Every time I drive into Charlottesville on westbound Interstate 64, I notice a tall, ornate smokestack standing not far off as I cross the Rivanna River. I always assumed it was the remains of an old mill or something. Whenever I spot something like that, I have two thoughts: What is that? And: How can I get there? I absolutely love the thrill of finding a forgotten place with a story to tell!

Most of the information below I learned after my visit to the place–really still didn’t know what I was looking at, at the time!

I started out from Charlottesville’s Riverview Park, taking the sidewalks and streets over towards the Woolen Mills complex. Along the way I passed the structure above, the smokestack of which is also visible when crossing the Rivanna on I-64. This was a coal-fired power plant which provided power for the textile industry at Woolen Mills, once they switched over to electricity around the turn of the 20th century.

Woolen Mills has its own long and storied history. For decades it was the largest industry in the area, with its own neighborhood to provide housing and services for its employees–including a church, school, and store. Many of those buildings still stand, though some have been converted to residences. The mills became well-known as a provider of uniforms for organizations from the Confederate army to the United States Navy and Postal Service, as well as for the staff of the 1893 World’s Fair in Chicago.

Looking down the CSX railroad tracks (originally part of the Chesapeake & Ohio line), I could see the tall and ornate stack I was looking for. Now I know the structure was a power plant for the Charlottesville & Albemarle Railway, an electric streetcar company which operated in Charlottesville from 1903 to 1935. Originally powered by a direct-current plant in the city, new ownership in 1912 decided to build a more efficient alternating-current plant along the Rivanna River instead. The new plant went into service in 1914.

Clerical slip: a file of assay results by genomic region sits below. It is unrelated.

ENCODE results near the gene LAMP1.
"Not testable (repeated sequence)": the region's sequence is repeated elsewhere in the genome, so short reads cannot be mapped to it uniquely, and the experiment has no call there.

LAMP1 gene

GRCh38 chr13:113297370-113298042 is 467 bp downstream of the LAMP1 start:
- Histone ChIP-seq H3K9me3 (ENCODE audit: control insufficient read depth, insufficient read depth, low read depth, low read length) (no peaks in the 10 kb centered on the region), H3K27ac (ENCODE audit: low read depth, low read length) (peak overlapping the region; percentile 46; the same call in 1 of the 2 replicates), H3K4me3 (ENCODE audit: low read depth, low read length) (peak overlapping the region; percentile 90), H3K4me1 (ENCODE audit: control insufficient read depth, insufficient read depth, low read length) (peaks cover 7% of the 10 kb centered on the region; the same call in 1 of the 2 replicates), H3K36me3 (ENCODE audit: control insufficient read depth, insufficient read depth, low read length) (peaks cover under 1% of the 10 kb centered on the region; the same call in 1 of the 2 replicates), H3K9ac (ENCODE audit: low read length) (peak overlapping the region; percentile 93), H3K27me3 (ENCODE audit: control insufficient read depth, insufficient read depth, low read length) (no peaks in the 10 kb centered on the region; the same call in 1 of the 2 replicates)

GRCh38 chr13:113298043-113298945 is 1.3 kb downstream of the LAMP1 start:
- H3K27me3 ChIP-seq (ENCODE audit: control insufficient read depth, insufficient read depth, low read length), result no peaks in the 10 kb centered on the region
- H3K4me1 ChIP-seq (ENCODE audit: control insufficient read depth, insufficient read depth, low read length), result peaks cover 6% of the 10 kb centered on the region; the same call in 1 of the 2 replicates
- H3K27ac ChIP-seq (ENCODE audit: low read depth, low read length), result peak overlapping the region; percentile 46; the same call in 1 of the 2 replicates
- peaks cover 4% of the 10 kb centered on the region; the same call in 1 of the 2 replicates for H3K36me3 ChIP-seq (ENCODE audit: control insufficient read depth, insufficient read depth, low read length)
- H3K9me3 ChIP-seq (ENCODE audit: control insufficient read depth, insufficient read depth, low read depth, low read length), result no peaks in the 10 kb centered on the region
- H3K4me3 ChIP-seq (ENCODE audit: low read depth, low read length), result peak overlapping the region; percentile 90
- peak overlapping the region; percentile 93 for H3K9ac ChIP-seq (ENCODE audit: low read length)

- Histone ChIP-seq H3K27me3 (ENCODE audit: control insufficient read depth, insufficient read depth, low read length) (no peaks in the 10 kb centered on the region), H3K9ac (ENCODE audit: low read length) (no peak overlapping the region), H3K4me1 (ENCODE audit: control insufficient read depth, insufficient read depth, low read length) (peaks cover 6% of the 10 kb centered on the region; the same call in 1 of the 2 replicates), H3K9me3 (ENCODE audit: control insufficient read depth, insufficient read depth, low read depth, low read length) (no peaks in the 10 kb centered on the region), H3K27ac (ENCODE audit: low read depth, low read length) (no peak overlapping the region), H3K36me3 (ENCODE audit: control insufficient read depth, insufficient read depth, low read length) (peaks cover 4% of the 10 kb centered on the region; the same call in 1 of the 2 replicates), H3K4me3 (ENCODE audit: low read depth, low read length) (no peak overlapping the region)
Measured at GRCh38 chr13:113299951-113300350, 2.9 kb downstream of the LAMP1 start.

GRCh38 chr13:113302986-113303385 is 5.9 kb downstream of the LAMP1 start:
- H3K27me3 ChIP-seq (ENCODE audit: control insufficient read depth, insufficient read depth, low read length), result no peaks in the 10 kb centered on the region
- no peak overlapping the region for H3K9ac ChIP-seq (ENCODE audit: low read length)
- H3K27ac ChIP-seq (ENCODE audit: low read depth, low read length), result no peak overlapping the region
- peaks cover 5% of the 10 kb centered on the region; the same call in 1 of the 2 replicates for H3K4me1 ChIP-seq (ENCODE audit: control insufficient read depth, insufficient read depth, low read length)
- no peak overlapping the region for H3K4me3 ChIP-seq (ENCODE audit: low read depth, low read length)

A couple views of the C&A’s streetcars in operation.

The C&A Railway was formed by combining and modernizing several pre-existing lines, from horse-drawn trolleys to electric streetcars. In its heyday, the main line ran about 3.5 miles, from the C&O Main Street Station to the University of Virginia campus and Lambeth Field, the UVA football stadium at the time. It also branched off along Jefferson Park Avenue, where the line ended at Jefferson Park, a recreational park owned and operated by the railway to generate additional riders. In the Fry’s Spring area, Jefferson Park featured a dance pavilion, movie theater, swimming pool, roller skating, and other activities. The park is gone now, but some of it remains in the neighborhood–the dance pavilion, for example, now forms part of the clubhouse at the Fry’s Spring Beach Club, which also includes the (renovated) swimming pool. Where the Jefferson Park Baptist Church stands today was once the grand Jefferson Park Hotel, which burned down around 1910.

With the advent of the automobile, streetcar ridership declined, and the Great Depression drove the final nails into the coffin. The C&A ceased operations in 1935. I’m told the C&A power plant remained in operation for the next couple decades, however, providing electric power to Charlottesville neighborhoods.

Today there’s no official path to the C&A power plant, but I found the semblance of a trail along the railroad tracks that got me there. I didn’t make my way down into the structure, assuming it’s private property and not particularly safe. The plentiful graffiti tells me others have certainly taken the risk, however!

A similar view to my photo above, from when the plant was still under construction around 1913. Note the power pole on the right–we’ll get to that!

Another view from the plant’s early days. Definitely looks different now!

I was eager to put my drone in the air for some better views! But it’s still a new drone, so I wasn’t quite brave enough to go down into the building with it.

So here’s an old photo of what the inside looked like back then!

YouTube player

Click the video above for some serene drone views of the spot! You can also pop over to YouTube to see the video of my full wander for the day.

I mentioned the power pole in the old photograph above–the remains of those poles with their old-fashioned glass insulators definitely caught my eye. I’m just amazed when I can match up something I saw in the present to that very same thing in a photo taken a century ago! Perhaps not exactly the same poles as in the photo, but still!

I suspect I’ll have to get back to this spot to explore some more. In the meantime, thanks for coming along!

Note: Thanks to the University of Virginia’s Scholars’ Lab–I pulled some old photographs and great information from this page!

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